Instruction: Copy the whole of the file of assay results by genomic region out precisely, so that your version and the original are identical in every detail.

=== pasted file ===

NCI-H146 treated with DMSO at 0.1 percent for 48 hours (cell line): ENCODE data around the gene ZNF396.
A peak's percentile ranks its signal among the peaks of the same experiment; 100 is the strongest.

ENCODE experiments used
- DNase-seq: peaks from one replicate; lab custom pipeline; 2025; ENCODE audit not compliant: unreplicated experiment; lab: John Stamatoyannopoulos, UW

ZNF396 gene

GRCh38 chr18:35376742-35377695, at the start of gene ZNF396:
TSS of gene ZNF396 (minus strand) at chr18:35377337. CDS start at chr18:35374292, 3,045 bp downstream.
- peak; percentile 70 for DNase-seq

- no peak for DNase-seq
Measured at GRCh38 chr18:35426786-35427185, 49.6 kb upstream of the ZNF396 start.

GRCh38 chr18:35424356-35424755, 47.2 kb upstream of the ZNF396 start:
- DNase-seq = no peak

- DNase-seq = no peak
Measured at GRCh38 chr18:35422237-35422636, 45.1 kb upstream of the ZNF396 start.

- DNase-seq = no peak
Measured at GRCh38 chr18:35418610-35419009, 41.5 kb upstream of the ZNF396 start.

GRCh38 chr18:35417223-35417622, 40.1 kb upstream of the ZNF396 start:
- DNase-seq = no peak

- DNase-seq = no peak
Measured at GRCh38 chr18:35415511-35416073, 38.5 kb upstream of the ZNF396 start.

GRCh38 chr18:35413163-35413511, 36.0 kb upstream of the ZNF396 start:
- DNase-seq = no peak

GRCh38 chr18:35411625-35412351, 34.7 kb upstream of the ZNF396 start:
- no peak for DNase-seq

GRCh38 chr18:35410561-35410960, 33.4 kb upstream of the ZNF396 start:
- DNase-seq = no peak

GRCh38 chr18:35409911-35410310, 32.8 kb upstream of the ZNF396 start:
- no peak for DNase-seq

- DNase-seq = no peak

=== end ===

NCI-H146 treated with DMSO at 0.1 percent for 48 hours (cell line): ENCODE data around the gene ZNF396.
A peak's percentile ranks its signal among the peaks of the same experiment; 100 is the strongest.

ENCODE experiments used
- DNase-seq: peaks from one replicate; lab custom pipeline; 2025; ENCODE audit not compliant: unreplicated experiment; lab: John Stamatoyannopoulos, UW

ZNF396 gene

GRCh38 chr18:35376742-35377695, at the start of gene ZNF396:
TSS of gene ZNF396 (minus strand) at chr18:35377337. CDS start at chr18:35374292, 3,045 bp downstream.
- peak; percentile 70 for DNase-seq

- no peak for DNase-seq
Measured at GRCh38 chr18:35426786-35427185, 49.6 kb upstream of the ZNF396 start.

GRCh38 chr18:35424356-35424755, 47.2 kb upstream of the ZNF396 start:
- DNase-seq = no peak

- DNase-seq = no peak
Measured at GRCh38 chr18:35422237-35422636, 45.1 kb upstream of the ZNF396 start.

- DNase-seq = no peak
Measured at GRCh38 chr18:35418610-35419009, 41.5 kb upstream of the ZNF396 start.

GRCh38 chr18:35417223-35417622, 40.1 kb upstream of the ZNF396 start:
- DNase-seq = no peak

- DNase-seq = no peak
Measured at GRCh38 chr18:35415511-35416073, 38.5 kb upstream of the ZNF396 start.

GRCh38 chr18:35413163-35413511, 36.0 kb upstream of the ZNF396 start:
- DNase-seq = no peak

GRCh38 chr18:35411625-35412351, 34.7 kb upstream of the ZNF396 start:
- no peak for DNase-seq

GRCh38 chr18:35410561-35410960, 33.4 kb upstream of the ZNF396 start:
- DNase-seq = no peak

GRCh38 chr18:35409911-35410310, 32.8 kb upstream of the ZNF396 start:
- no peak for DNase-seq

- DNase-seq = no peak